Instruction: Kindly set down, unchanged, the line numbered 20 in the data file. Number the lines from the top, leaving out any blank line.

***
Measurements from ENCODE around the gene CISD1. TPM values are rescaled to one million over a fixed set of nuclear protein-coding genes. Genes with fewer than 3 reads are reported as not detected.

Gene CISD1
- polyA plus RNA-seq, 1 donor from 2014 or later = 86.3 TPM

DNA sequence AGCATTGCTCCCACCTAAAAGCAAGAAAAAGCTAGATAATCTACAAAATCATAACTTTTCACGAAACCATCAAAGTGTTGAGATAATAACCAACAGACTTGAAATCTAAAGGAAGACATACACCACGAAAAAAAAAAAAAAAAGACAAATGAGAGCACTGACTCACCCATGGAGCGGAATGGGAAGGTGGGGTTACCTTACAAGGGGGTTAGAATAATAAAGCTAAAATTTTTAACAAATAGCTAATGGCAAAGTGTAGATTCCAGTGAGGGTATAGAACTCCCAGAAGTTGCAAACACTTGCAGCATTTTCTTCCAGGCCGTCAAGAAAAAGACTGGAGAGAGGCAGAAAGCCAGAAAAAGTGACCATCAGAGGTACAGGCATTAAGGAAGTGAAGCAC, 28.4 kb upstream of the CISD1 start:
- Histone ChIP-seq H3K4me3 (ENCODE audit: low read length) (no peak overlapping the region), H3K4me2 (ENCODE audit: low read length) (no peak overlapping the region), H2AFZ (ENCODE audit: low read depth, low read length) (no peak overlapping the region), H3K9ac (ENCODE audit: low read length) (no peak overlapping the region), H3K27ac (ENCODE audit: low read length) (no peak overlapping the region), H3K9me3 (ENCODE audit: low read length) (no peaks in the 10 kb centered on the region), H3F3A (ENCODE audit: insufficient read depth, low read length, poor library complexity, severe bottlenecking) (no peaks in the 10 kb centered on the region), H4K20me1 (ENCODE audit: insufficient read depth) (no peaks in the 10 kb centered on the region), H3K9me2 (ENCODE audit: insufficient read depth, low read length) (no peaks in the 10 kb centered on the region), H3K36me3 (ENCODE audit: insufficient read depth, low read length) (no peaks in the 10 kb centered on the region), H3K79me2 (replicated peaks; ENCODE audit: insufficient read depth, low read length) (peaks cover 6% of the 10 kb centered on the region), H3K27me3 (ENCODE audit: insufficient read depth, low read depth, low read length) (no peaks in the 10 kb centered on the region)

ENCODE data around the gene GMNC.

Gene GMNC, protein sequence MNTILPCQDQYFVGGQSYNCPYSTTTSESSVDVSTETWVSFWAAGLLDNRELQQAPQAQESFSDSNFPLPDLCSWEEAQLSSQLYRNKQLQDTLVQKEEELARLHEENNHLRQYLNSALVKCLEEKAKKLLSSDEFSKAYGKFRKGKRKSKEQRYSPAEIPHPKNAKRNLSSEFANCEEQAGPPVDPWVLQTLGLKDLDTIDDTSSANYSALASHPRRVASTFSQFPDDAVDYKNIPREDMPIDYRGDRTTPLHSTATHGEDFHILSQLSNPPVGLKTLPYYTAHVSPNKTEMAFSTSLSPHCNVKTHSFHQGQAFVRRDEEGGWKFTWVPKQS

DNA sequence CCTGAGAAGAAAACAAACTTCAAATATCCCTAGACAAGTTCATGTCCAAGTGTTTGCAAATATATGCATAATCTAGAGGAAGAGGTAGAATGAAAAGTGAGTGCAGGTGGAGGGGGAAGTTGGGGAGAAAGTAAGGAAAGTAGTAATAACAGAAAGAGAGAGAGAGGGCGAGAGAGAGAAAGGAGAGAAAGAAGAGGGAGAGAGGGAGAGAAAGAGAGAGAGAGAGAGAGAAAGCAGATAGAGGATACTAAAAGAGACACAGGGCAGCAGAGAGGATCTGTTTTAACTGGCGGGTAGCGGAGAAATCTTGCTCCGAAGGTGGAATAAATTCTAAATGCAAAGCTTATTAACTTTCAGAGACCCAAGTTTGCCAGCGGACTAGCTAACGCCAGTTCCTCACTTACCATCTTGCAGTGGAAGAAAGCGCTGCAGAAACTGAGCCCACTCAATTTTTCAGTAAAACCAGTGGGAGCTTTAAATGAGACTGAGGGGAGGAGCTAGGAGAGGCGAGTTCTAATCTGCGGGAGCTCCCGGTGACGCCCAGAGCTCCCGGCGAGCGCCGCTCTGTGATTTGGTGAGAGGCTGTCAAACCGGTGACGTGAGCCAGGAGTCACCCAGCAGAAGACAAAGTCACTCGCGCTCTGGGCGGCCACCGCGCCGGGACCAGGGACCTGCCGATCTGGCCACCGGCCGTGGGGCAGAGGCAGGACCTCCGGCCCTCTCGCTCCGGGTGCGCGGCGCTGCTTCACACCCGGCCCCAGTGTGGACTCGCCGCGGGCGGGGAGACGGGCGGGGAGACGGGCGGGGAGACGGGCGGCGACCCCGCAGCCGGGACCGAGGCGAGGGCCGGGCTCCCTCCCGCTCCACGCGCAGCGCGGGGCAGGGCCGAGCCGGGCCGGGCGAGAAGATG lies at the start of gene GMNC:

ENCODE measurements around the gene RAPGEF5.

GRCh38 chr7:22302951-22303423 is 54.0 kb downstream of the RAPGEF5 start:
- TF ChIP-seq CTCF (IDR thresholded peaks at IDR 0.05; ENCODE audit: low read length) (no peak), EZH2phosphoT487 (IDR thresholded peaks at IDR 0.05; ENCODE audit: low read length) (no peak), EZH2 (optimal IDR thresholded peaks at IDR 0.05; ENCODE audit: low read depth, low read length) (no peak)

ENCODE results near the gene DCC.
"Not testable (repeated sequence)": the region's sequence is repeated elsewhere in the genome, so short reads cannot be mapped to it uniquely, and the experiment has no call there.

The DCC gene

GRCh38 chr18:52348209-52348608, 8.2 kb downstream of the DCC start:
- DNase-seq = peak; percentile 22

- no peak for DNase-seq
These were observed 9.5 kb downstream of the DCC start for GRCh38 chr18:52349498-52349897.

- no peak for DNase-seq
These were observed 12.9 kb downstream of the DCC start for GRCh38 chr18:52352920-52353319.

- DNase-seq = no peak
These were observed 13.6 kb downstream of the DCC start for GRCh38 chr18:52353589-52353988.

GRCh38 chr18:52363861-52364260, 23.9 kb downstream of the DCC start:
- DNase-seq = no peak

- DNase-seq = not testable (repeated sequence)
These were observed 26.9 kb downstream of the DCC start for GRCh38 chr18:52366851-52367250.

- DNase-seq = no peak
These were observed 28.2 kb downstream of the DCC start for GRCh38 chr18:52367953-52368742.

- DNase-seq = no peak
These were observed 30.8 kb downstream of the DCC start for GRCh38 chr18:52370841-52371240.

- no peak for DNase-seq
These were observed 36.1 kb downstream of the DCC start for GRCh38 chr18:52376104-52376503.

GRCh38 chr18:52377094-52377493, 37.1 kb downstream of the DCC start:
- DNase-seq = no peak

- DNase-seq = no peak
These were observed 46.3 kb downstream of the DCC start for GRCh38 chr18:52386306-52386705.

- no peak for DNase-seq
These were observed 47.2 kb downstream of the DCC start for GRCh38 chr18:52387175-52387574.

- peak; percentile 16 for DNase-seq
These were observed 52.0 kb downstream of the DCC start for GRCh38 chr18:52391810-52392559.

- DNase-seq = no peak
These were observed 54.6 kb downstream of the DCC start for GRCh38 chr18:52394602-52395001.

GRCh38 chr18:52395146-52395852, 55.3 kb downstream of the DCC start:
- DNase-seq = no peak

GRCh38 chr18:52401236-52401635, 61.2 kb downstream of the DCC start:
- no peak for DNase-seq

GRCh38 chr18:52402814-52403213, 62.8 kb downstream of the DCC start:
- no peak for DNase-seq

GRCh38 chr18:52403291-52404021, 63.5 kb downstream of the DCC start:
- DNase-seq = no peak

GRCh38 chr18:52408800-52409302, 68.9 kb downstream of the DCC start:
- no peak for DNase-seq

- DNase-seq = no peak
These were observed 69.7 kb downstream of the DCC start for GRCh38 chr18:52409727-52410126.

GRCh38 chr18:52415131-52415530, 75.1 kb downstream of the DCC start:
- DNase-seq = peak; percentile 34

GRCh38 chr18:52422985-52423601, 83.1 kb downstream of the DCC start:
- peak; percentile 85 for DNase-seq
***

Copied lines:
These were observed 12.9 kb downstream of the DCC start for GRCh38 chr18:52352920-52353319.